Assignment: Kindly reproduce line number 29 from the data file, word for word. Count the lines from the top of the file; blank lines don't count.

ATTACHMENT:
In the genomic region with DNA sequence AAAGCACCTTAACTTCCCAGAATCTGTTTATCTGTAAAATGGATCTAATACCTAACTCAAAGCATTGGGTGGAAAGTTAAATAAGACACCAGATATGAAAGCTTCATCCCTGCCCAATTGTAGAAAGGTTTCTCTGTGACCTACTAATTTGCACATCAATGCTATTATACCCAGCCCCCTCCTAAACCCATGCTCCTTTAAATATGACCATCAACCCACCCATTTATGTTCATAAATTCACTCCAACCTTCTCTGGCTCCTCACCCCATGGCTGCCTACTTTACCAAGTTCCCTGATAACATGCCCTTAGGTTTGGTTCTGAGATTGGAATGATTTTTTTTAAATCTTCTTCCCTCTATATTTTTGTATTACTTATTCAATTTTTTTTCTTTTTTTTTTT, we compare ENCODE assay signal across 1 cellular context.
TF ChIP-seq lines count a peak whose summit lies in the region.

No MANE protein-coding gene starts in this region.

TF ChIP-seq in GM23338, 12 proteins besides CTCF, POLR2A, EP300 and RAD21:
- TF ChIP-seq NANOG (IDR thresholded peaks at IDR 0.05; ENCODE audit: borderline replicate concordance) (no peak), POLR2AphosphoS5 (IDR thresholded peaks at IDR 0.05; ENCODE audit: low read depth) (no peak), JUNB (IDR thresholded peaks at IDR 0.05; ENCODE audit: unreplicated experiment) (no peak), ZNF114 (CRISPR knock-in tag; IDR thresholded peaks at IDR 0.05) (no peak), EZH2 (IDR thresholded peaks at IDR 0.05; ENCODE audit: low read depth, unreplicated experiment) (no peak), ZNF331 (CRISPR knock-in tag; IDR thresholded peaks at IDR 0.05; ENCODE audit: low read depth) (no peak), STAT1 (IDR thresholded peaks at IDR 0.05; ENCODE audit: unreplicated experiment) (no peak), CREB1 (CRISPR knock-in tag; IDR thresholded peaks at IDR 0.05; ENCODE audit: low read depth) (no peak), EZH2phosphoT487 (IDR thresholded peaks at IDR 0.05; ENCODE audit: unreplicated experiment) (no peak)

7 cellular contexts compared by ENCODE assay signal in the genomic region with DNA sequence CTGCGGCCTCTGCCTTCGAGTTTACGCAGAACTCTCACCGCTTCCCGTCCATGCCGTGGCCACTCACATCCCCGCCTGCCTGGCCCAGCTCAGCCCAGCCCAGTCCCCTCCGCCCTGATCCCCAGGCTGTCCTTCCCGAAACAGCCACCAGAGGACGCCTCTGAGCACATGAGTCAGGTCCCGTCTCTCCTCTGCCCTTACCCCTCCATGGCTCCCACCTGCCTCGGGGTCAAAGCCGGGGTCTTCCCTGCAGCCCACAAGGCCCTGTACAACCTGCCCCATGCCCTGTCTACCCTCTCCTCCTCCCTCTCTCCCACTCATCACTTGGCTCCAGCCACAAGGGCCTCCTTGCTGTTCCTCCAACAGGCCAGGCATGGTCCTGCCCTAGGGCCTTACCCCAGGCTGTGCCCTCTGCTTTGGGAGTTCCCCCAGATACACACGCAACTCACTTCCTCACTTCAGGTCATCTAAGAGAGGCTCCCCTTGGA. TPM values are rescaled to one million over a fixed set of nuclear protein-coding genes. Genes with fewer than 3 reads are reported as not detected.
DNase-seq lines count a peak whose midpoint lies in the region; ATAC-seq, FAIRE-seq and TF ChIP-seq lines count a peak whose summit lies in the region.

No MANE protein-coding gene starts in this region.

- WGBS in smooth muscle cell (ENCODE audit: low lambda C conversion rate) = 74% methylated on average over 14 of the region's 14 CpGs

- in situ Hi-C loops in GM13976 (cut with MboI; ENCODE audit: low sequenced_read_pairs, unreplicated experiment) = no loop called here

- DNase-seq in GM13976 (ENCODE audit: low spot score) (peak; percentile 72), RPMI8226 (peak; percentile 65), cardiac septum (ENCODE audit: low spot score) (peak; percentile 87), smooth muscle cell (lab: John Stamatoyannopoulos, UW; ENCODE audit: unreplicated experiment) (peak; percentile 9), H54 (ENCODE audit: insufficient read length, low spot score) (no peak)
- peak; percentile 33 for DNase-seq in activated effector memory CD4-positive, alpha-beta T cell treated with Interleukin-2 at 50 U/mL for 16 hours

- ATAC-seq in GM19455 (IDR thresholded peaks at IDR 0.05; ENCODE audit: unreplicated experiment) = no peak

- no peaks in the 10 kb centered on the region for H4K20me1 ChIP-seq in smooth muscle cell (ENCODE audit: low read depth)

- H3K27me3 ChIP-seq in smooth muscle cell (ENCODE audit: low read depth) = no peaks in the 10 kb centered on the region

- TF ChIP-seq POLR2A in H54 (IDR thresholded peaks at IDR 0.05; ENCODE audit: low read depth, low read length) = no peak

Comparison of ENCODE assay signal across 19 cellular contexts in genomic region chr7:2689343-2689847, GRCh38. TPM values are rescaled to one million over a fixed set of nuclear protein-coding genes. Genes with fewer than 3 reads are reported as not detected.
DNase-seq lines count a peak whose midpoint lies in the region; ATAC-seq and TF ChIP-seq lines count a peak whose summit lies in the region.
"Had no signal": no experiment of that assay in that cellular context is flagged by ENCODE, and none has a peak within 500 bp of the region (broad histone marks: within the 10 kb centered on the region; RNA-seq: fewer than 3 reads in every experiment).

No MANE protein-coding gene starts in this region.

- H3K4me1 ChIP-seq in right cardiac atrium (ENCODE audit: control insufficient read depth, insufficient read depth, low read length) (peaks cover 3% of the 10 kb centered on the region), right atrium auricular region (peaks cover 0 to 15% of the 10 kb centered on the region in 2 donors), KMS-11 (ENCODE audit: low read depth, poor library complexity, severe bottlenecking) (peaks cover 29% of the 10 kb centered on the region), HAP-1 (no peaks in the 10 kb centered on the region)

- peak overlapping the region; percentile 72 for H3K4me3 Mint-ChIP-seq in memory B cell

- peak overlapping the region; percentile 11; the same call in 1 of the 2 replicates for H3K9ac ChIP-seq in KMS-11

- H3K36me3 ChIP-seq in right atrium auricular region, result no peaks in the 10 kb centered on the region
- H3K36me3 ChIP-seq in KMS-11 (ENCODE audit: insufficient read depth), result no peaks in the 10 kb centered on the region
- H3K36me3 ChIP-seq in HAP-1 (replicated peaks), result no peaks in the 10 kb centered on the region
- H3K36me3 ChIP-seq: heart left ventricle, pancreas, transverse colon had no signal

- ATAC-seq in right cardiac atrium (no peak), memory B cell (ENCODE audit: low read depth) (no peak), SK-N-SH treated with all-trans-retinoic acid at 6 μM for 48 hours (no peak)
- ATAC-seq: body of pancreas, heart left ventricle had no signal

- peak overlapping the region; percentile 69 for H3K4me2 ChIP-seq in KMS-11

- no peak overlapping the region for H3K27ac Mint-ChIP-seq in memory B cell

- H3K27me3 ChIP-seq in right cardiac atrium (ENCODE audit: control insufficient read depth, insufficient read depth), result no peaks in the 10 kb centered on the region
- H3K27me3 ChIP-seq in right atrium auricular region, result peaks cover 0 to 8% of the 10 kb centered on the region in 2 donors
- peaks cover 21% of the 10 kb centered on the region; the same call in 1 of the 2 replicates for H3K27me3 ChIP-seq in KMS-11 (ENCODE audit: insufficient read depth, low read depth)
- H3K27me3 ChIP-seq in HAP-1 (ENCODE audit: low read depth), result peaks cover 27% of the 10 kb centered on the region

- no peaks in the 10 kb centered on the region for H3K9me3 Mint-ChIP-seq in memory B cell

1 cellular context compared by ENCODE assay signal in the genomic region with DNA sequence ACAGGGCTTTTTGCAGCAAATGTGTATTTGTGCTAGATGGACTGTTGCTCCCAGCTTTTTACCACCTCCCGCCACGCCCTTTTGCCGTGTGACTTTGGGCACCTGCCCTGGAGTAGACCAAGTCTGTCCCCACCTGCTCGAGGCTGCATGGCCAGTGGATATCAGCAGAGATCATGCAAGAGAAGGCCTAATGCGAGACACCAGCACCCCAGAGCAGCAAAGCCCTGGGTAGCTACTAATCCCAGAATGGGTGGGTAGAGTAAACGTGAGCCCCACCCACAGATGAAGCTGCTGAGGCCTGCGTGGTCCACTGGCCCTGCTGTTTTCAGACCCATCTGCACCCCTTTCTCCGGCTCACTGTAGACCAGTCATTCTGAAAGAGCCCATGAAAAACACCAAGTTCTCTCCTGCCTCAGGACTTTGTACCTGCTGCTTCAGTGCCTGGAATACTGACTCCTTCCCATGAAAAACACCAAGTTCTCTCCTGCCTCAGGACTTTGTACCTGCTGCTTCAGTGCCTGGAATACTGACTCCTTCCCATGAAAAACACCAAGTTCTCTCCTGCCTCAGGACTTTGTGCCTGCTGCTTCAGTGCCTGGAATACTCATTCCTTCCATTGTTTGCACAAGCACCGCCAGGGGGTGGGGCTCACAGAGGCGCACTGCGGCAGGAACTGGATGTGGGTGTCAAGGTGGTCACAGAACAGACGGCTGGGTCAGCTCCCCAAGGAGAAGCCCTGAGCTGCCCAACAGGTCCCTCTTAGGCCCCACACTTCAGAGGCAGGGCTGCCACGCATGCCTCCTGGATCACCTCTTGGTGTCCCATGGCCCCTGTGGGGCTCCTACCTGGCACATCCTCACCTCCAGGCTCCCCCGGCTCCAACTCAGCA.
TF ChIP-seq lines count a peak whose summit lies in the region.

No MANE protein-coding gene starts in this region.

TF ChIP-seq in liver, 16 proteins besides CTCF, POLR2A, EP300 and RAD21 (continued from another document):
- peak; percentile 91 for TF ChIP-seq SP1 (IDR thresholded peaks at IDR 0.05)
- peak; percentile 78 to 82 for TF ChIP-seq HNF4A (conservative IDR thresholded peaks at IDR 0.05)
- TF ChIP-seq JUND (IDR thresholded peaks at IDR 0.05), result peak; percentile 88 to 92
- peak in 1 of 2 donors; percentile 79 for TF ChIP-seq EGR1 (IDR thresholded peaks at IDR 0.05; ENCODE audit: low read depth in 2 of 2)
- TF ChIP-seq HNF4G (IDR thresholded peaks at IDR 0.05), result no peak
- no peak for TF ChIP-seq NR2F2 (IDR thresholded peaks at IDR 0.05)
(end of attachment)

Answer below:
- ATAC-seq: body of pancreas, heart left ventricle had no signal